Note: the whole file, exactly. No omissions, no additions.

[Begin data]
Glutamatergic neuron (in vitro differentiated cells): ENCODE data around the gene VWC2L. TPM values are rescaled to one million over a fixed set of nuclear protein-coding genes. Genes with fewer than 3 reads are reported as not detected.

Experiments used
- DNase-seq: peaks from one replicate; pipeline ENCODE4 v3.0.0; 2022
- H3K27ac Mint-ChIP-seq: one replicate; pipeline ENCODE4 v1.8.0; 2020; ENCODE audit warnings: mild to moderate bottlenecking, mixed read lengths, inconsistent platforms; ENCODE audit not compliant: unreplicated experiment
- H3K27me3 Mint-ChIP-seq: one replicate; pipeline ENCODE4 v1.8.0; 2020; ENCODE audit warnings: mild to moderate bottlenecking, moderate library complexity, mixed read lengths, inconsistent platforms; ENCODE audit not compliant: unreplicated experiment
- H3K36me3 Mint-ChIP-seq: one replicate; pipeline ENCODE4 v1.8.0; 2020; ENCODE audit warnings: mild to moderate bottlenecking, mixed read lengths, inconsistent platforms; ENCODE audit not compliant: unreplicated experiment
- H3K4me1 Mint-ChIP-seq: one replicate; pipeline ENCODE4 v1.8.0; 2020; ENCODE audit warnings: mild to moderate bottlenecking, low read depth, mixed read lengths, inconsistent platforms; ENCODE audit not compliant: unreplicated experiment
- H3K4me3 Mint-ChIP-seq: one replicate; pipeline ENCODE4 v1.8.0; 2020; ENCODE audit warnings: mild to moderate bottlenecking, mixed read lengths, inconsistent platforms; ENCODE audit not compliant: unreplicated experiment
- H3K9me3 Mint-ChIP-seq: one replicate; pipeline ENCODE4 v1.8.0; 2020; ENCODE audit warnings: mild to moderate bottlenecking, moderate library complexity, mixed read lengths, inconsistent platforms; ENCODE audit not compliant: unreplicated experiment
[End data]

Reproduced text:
Glutamatergic neuron (in vitro differentiated cells): ENCODE data around the gene VWC2L. TPM values are rescaled to one million over a fixed set of nuclear protein-coding genes. Genes with fewer than 3 reads are reported as not detected.

Experiments used
- DNase-seq: peaks from one replicate; pipeline ENCODE4 v3.0.0; 2022
- H3K27ac Mint-ChIP-seq: one replicate; pipeline ENCODE4 v1.8.0; 2020; ENCODE audit warnings: mild to moderate bottlenecking, mixed read lengths, inconsistent platforms; ENCODE audit not compliant: unreplicated experiment
- H3K27me3 Mint-ChIP-seq: one replicate; pipeline ENCODE4 v1.8.0; 2020; ENCODE audit warnings: mild to moderate bottlenecking, moderate library complexity, mixed read lengths, inconsistent platforms; ENCODE audit not compliant: unreplicated experiment
- H3K36me3 Mint-ChIP-seq: one replicate; pipeline ENCODE4 v1.8.0; 2020; ENCODE audit warnings: mild to moderate bottlenecking, mixed read lengths, inconsistent platforms; ENCODE audit not compliant: unreplicated experiment
- H3K4me1 Mint-ChIP-seq: one replicate; pipeline ENCODE4 v1.8.0; 2020; ENCODE audit warnings: mild to moderate bottlenecking, low read depth, mixed read lengths, inconsistent platforms; ENCODE audit not compliant: unreplicated experiment
- H3K4me3 Mint-ChIP-seq: one replicate; pipeline ENCODE4 v1.8.0; 2020; ENCODE audit warnings: mild to moderate bottlenecking, mixed read lengths, inconsistent platforms; ENCODE audit not compliant: unreplicated experiment
- H3K9me3 Mint-ChIP-seq: one replicate; pipeline ENCODE4 v1.8.0; 2020; ENCODE audit warnings: mild to moderate bottlenecking, moderate library complexity, mixed read lengths, inconsistent platforms; ENCODE audit not compliant: unreplicated experiment